The S. Subramaniam Balaji judgment, delivered by a two-judge Bench, had observed that “although the law is obvious that the promises in the election manifesto cannot be construed as ‘corrupt practice’ under Section 123 of the RP Act, the reality cannot be ruled out that distribution of freebies of any kind, undoubtedly, influences all people”.

‘Focus on 2013 verdict’

Petitioner-advocate Ashwini Upadhyay submitted that the three-judge Bench, when the matter comes up before it, should focus on the review of the 2013 verdict.

 “Freebies may create a situation wherein the State government cannot provide basic amenities due to lack of funds and the State is pushed towards imminent bankruptcy,” the court observed.

The court said the three-judge Bench should also deliberate if an expert body could be formed to independently study and make recommendations against the distribution of largesse at the cost of national economy and public welfare.

News 4: How women subverted traditional roles during the farm law agitations


India has had a long history of protests against the ruling government, be it during the colonial rule of the British, or against the government in independent India. And despite the prevalent patriarchal system, women have actively participated in these protests alongside men. Women activists, politicians and leaders have emerged from even the most orthodox regions of the country.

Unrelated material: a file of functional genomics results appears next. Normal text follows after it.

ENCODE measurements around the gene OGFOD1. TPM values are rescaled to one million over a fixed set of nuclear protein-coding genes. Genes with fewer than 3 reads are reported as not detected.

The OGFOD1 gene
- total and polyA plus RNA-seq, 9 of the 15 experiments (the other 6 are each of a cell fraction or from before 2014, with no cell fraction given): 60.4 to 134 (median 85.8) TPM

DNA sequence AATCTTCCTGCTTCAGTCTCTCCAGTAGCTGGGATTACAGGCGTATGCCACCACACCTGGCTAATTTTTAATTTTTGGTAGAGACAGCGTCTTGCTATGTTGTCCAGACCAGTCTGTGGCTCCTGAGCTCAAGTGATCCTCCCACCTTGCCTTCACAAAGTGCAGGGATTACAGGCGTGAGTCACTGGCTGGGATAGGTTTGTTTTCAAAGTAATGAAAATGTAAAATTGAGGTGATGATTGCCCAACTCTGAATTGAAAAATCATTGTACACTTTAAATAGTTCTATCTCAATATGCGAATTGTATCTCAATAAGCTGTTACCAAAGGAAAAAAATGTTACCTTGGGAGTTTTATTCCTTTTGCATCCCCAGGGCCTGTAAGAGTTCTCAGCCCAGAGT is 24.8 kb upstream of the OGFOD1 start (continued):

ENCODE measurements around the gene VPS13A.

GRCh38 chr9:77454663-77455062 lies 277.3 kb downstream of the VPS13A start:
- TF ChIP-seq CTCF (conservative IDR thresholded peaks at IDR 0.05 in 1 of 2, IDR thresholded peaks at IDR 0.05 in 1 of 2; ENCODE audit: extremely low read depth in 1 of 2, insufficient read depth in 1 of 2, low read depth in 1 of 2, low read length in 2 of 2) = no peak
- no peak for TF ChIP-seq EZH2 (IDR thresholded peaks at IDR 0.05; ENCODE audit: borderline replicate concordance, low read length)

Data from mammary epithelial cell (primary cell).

While women have always found creative forms of protests within patriarchal structures, protests against the State or with a common cause gave them the opportunity to dissent openly, voice out their issues, and create a space for themselves within the larger discourse.

Asserting their position as farmers

Many academic papers discuss the imperative role of women in protests. Among them Jagmati Sangwan and Shamsher Singh’s article ‘Women’s Participation in Protests against the Three Farm Laws in India Perspectives from the Ground’, documents and discuss the role played by women in one of the largest protests in world history against the three contentious agriculture laws passed by the government, which the farmers feared would lead to the abolishment of the minimum support price, leaving them at the mercy of big corporates.

The authors explain that while not surprising, the enthusiastic participation of women in the farmers’ protest was a phenomenal event that unfolded during the course of the one-year-long agitation.

The reasons behind their participation are rooted in the historic conditions and socio-economic factors that affect women throughout the country. Yet, it is notable that most women who participated, came from States where women, especially from rural regions, are disadvantaged by the patriarchal systems that constrain them.

Though women play a crucial role in the agricultural process in these regions, they are denied land ownership and are expected to do unpaid or exchange labour.

With the coming of the farm laws, the already precarious condition of farmers in the country was expected to become even more unstable due to the lack of State protection mechanisms.

Furthermore, the lack of food security directly affected women, who are already burdened with the responsibility of managing the domestic (food) needs of the family. Thus, the decision of the government seemed to have pushed them to the brink.

Women’s dissent, though directed towards the government, questioned and challenged the society that burdens them disproportionately and acts oblivious towards their contributions to farming.

Creative forms of dissent

Women have always subtly challenged society; be it through clothing, gossiping, folk songs mocking their in-laws or expressing eroticism and folk art among others.